Definition for unmade (2 of 2)
verb (used with object), un·made, un·mak·ing.
Examples from the Web for unmade
They can be unmade by judicial fiat, but it feels awfully cruel to do so.
The same ginger-haired model served Caravaggio for his Amor Vincit Omnia, where Cupid stands astride an unmade bed.
Before we move on, Smith points to a small black-and-white Polaroid of an unmade mattress.
For a time the scale of office was held in his hand; he made and unmade ministers.The History of England in Three Volumes, Vol.III.|E. Farr and E. H. Nolan
In a dream within a minute good many things can be made and unmade, which in fact, are unreal like one's death in a dream.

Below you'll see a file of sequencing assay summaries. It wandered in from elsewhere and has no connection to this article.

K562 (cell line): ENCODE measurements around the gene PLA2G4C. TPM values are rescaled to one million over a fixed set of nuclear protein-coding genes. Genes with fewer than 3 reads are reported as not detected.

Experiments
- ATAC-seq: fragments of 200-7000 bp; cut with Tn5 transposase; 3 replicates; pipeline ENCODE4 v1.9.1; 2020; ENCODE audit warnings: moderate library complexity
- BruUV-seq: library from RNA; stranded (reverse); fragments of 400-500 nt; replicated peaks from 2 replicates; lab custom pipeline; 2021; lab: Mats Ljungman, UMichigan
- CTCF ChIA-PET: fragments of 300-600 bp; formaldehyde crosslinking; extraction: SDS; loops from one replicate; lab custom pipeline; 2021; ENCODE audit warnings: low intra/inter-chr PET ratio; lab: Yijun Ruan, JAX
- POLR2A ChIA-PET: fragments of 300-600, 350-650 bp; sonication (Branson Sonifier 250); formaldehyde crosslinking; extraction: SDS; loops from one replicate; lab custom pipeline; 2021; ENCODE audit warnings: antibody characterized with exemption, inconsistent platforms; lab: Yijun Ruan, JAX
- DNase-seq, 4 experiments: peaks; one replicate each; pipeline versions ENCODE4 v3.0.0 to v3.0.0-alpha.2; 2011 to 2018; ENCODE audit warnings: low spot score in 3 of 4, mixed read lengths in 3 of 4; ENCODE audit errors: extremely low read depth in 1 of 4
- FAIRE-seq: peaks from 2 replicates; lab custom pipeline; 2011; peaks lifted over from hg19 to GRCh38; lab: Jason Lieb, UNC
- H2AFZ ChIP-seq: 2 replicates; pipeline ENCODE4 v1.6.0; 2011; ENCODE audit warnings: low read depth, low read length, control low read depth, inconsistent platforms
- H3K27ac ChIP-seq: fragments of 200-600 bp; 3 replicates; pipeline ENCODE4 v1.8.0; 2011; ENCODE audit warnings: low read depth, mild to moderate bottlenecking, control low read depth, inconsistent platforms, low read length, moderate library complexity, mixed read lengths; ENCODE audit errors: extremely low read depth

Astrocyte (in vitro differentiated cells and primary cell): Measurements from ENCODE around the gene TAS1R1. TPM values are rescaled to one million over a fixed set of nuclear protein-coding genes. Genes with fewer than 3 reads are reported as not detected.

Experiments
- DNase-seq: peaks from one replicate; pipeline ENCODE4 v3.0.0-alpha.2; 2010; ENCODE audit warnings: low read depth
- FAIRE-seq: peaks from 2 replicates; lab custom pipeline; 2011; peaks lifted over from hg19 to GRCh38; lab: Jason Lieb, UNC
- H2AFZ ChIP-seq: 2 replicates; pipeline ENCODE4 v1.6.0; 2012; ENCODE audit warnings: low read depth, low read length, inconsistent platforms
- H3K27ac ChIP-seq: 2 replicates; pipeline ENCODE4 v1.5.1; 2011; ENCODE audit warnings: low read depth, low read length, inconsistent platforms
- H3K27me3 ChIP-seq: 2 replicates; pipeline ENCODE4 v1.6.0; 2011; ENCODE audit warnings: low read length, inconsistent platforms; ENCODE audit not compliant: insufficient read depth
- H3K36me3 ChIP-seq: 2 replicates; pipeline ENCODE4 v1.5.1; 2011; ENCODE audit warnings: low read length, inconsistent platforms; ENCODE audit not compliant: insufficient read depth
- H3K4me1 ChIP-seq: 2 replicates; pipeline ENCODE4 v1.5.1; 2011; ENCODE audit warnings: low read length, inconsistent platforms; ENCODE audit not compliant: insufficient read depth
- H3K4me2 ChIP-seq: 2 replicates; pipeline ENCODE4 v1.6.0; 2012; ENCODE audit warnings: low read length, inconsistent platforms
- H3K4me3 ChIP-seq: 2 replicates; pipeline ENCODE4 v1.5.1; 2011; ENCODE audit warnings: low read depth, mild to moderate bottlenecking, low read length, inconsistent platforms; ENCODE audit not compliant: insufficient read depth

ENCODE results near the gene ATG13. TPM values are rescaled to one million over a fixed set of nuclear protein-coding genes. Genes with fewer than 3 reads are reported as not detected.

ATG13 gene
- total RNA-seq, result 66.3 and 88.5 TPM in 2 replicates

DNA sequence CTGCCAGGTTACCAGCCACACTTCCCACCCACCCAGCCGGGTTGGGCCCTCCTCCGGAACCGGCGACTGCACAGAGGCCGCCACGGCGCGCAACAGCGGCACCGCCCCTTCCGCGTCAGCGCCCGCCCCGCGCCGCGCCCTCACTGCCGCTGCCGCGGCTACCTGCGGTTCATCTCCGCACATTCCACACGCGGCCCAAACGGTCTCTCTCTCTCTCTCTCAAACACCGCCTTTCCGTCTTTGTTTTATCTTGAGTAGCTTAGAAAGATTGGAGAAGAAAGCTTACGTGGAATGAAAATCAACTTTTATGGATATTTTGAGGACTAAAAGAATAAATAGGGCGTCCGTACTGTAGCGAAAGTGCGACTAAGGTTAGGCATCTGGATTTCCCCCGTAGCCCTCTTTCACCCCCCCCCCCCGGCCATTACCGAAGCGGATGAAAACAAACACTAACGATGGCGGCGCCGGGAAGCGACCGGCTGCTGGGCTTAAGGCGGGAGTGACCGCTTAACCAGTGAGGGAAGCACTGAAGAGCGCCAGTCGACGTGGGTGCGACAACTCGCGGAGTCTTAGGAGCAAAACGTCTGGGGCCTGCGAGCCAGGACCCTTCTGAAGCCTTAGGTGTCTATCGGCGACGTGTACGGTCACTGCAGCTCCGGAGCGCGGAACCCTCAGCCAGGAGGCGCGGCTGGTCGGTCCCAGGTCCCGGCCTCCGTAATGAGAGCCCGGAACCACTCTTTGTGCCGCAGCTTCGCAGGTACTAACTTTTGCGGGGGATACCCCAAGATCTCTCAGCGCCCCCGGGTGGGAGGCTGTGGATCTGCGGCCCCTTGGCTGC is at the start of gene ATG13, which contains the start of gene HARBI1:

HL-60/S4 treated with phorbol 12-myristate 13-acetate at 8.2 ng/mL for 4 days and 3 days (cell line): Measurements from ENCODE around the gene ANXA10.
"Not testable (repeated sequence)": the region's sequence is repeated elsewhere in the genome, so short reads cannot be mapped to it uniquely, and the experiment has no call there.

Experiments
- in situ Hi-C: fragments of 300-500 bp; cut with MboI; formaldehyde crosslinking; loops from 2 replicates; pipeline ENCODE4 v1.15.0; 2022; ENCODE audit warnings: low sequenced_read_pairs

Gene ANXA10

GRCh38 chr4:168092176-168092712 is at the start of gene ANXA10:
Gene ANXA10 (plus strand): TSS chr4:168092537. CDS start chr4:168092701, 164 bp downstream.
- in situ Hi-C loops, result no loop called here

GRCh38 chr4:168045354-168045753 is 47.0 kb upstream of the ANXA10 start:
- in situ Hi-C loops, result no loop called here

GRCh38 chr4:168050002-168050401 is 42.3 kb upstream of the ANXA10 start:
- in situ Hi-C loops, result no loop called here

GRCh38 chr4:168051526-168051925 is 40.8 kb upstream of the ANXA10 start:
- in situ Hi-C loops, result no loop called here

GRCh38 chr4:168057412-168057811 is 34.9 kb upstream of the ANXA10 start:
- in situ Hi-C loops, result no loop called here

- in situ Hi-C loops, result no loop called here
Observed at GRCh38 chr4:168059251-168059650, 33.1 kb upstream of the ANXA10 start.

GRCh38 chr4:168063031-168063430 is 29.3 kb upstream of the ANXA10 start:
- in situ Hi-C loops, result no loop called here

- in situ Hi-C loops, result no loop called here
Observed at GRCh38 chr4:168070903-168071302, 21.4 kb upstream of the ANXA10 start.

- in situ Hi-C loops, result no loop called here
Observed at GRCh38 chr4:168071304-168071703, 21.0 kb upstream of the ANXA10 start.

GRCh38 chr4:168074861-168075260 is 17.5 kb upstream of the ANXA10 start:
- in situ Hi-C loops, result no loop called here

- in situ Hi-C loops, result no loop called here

And he went along the unmade pathway beyond the empty rabbit house.Very Short Stories and Verses For Children|Mrs. W. K. Clifford
The road is not only unmade, but is neglected and allowed to fall into such deep ruts and puddles as to make it almost impassable.The Vultures|Henry Seton Merriman
She sank on her unmade cot, drawing a ragged sweater about her shoulders, and looked up at Kate with an almost furtive gaze.The Precipice|Elia Wilkinson Peattie
British Dictionary definitions for unmade (1 of 2)
British Dictionary definitions for unmade (2 of 2)
verb -makes, -making or -made (tr)
Word Origin and History for unmade
mid-13c., "not yet made," from un- (1) "not" + past participle of make. Unmake "to reduce to an unmade condition" is recorded from early 15c. (cf. Middle Dutch ontmaken, German entmachen); figurative sense of "to ruin" is recorded from c.1600.